Memorable, relevant, hired: Harness the power of your personal story
The novel coronavirus has caused a tidal wave of uncertainty over the job market in the last several months. Whether a student just graduated or has been in the workforce for years, the effects are being felt across the board. Sharon Irwin-Foulon, executive director of Career Management and Employer Engagement (CMEE) at the W. P. Carey School of Business, gave the community actionable tips during the last Alumni Relations Back to Class event.
The novel coronavirus has caused a tidal wave of uncertainty over the job market in the last several months. Whether a student just graduated or has been in the workforce for years, the effects are being felt across the board. Yet there are strategies W. P. Carey students and alumni can employ for standing out in a flooded pool of candidates. Sharon Irwin-Foulon, executive director of Career Management and Employer Engagement (CMEE), gave the community actionable tips during the last Alumni Relations Back to Class event.
Irwin-Foulon explained that one common mistake on the job market is to highlight your credentials. You got your MBA from an awesome school — why wouldn’t you sell that? “What we see is that employers want to hear why you are relevant, first. What problems can you solve and how do those relate to the company? Now your credentials might be a part of underlining that story, but they should not be what you lead with,” she instructed attendees.
While we as individuals are trying to manage the uncertainty in our lives, companies are also trying to control for uncertainty. This includes hiring practices. One of the best ways to make yourself seem like a sure bet is to tell a compelling story. Perhaps share what workplace challenges you are passionate about, how you have worked on those problems, and what your outcomes have been in the past. “The goal,” Irwin-Foulon shared, “is to inspire confidence in the employer. Let them know you will fill a gap for them in a way that is unique to you. It’s not that they need anyone with a finance degree, for example, it’s that they need you.”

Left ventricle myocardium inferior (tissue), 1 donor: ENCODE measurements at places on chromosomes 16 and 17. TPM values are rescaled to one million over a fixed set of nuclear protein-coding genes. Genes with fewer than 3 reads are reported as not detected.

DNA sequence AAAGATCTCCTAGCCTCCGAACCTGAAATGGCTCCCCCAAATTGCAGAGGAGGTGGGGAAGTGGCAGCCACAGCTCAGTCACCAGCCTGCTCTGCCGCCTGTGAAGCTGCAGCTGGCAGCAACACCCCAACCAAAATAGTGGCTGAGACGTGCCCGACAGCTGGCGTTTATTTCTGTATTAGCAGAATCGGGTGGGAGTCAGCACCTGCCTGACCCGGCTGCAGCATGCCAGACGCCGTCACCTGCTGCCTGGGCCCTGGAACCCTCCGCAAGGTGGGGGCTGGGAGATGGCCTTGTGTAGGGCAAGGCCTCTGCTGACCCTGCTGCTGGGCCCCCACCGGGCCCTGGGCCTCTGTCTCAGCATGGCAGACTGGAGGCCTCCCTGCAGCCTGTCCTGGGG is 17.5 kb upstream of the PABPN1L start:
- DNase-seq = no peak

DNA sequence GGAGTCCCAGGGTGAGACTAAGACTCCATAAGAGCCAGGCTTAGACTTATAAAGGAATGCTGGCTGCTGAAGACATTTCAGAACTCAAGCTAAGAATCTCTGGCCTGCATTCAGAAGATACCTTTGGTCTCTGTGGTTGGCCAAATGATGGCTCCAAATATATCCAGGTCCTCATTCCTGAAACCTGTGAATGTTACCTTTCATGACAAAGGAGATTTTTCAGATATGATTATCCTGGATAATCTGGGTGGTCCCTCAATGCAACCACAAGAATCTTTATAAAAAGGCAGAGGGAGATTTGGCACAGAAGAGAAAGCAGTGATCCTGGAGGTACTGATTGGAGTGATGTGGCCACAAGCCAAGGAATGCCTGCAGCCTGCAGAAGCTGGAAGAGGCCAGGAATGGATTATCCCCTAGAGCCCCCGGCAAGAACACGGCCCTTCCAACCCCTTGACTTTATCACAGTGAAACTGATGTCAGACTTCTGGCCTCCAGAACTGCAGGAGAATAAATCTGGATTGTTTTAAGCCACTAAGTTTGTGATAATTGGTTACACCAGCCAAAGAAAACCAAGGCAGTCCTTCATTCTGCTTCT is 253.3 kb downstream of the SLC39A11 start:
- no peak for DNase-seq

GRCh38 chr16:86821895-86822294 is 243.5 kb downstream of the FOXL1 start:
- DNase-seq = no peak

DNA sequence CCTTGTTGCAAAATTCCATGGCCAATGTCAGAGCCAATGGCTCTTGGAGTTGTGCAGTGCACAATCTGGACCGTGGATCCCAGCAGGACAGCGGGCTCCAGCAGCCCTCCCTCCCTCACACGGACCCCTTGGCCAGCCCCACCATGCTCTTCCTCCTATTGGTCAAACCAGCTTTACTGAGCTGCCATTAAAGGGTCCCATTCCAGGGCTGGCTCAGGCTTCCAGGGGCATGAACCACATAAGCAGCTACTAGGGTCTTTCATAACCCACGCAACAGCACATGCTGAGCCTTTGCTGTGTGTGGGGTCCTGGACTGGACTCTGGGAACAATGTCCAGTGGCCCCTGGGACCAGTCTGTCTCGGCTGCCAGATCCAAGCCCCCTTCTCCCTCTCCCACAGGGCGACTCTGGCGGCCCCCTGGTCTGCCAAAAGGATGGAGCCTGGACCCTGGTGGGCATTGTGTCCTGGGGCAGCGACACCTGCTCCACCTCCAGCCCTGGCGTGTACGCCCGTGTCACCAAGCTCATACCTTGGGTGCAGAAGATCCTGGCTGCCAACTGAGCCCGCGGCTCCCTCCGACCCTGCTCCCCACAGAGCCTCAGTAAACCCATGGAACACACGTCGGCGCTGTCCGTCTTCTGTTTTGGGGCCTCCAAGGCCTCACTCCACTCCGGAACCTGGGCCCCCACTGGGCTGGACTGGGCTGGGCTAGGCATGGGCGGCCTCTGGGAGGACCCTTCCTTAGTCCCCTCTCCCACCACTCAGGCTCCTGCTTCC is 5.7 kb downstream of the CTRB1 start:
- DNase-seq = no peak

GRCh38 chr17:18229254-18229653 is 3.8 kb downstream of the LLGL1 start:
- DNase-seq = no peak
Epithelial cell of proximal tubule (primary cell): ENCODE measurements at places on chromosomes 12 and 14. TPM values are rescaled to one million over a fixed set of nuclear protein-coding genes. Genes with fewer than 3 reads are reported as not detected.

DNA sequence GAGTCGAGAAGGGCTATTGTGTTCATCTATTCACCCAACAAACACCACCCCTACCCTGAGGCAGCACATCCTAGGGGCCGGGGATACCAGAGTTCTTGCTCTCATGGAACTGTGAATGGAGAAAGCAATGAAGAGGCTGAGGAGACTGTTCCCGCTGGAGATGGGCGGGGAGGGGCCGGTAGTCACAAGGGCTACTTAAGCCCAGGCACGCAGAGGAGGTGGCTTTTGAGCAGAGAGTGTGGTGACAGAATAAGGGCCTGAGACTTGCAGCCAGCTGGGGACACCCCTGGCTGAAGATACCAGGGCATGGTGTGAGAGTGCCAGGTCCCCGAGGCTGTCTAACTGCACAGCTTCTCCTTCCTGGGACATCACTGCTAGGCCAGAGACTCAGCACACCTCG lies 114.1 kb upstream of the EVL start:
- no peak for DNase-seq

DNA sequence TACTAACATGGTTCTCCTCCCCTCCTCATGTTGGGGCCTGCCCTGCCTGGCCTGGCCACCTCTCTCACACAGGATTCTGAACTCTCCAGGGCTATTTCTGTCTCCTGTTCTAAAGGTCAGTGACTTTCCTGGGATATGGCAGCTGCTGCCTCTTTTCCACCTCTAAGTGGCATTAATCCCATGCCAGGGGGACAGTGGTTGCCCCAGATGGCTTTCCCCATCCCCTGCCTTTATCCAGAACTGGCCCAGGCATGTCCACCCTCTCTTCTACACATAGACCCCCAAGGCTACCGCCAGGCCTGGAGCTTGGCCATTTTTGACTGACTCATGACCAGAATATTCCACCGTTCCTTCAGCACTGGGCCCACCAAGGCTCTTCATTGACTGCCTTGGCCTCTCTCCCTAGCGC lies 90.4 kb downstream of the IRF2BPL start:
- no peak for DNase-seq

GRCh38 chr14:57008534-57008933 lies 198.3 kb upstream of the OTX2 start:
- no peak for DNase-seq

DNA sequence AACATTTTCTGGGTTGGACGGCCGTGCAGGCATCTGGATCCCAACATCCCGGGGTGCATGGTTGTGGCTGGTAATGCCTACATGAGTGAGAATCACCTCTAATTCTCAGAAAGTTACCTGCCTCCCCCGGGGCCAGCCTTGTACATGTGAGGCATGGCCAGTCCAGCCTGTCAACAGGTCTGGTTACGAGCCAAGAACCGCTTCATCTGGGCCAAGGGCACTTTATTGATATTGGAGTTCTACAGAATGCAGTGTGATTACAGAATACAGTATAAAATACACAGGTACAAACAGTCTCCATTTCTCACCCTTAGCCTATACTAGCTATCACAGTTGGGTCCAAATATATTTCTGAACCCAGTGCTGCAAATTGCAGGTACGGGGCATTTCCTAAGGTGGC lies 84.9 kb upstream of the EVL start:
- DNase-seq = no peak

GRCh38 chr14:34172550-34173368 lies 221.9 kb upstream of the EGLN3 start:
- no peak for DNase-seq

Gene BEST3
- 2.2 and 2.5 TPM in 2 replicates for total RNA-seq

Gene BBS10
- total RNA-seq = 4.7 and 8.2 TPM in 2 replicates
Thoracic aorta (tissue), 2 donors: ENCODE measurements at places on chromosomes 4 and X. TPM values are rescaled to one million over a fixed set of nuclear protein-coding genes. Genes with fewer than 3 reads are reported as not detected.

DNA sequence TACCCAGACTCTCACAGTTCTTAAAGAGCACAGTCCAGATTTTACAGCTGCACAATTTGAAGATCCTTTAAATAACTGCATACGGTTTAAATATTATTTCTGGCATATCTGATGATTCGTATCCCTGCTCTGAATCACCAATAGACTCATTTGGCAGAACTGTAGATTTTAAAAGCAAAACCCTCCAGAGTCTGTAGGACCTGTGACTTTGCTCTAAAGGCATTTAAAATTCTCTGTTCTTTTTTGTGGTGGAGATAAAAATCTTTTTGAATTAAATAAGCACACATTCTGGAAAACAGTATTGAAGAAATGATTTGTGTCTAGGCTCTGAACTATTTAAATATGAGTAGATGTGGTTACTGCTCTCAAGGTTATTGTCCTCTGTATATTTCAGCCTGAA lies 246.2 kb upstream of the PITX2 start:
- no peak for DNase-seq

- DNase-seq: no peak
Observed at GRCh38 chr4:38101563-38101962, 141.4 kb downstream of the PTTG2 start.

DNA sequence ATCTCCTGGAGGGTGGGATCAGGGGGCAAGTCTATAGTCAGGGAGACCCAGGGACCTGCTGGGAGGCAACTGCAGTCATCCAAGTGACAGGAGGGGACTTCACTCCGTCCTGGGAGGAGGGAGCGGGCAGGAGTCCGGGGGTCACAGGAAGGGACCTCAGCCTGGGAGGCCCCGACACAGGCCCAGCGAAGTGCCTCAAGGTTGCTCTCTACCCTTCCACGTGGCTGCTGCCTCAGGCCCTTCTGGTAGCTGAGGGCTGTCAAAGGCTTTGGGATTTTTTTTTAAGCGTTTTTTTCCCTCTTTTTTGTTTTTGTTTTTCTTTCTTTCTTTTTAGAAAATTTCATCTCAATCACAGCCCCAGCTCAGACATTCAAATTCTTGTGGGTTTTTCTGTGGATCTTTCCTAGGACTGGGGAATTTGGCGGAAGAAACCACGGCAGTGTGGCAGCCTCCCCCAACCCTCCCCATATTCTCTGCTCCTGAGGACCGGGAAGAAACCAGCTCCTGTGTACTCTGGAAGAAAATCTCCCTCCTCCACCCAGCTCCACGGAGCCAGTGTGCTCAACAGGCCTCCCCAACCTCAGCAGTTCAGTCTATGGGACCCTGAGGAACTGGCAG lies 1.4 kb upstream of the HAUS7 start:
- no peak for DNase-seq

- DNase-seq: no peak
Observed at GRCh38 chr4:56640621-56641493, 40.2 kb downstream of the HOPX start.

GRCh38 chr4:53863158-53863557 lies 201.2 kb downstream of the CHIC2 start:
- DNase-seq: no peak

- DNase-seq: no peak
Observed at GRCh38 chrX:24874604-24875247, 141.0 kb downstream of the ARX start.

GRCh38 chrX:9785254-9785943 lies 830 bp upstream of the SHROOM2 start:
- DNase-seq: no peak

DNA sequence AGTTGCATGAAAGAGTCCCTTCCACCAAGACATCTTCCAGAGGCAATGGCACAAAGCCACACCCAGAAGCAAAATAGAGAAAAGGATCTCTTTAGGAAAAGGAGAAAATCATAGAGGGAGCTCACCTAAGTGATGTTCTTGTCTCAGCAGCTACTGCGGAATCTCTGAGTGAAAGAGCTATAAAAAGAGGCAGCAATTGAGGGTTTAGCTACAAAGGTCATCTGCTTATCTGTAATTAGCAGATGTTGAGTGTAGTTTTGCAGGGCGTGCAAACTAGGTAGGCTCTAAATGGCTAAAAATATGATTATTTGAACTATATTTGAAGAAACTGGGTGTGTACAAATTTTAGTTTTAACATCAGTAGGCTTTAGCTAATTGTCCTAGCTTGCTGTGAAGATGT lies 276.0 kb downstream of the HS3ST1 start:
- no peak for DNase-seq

There are several ways to practice telling your story. First, Irwin-Foulon suggests brainstorming key decision points, junctures, and accomplishments in your career. She cautions against rushing this step, as often we can overlook some of our biggest wins or defining moments because they feel so familiar to us. Perhaps take several days to map these moments into a compelling arrangement that helps explain who you are and what you can do. Next, she suggests practicing your story with someone you trust. “I always ask my sister to help me practice these kinds of things. I trust her to give me honest feedback and know she has my best interests at heart,” Irwin-Foulon said. Finally, she suggested having a couple of different versions of this story, depending on how much time you have or who you are talking with.
“Remember, this story is not just for formal job interviews. Any time you are talking with someone who works in the field you are interested in, that’s a great time to tell your story and show where you fit in,” Irwin-Foulon reiterates. “If you are doing an informational interview, perhaps with someone in the W. P. Carey alumni network, that is a prime opportunity for you to do your research and tell your story in a way that differentiates you.”
Finally, Irwin-Foulon reminded attendees to be empathetic—both with themselves and with others. “There is a ton of uncertainty right now, and we are all human. That humanity is a strength, not a weakness. Be authentic, kind, and thoughtful first. That is the real differentiator.”Want to learn more? You can watch the full video here.
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